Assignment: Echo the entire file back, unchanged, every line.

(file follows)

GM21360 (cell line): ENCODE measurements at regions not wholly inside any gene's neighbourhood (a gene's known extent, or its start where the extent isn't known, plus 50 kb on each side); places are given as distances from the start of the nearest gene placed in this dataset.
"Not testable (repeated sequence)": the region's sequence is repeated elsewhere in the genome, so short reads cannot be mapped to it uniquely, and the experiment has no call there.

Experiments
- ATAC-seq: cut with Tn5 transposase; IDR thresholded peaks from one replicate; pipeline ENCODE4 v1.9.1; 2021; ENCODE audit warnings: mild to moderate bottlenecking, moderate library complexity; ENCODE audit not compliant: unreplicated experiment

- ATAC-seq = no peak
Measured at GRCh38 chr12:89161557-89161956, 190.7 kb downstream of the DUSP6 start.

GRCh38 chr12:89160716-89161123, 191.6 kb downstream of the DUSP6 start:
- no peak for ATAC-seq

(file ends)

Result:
GM21360 (cell line): ENCODE measurements at regions not wholly inside any gene's neighbourhood (a gene's known extent, or its start where the extent isn't known, plus 50 kb on each side); places are given as distances from the start of the nearest gene placed in this dataset.
"Not testable (repeated sequence)": the region's sequence is repeated elsewhere in the genome, so short reads cannot be mapped to it uniquely, and the experiment has no call there.

Experiments
- ATAC-seq: cut with Tn5 transposase; IDR thresholded peaks from one replicate; pipeline ENCODE4 v1.9.1; 2021; ENCODE audit warnings: mild to moderate bottlenecking, moderate library complexity; ENCODE audit not compliant: unreplicated experiment

- ATAC-seq = no peak
Measured at GRCh38 chr12:89161557-89161956, 190.7 kb downstream of the DUSP6 start.

GRCh38 chr12:89160716-89161123, 191.6 kb downstream of the DUSP6 start:
- no peak for ATAC-seq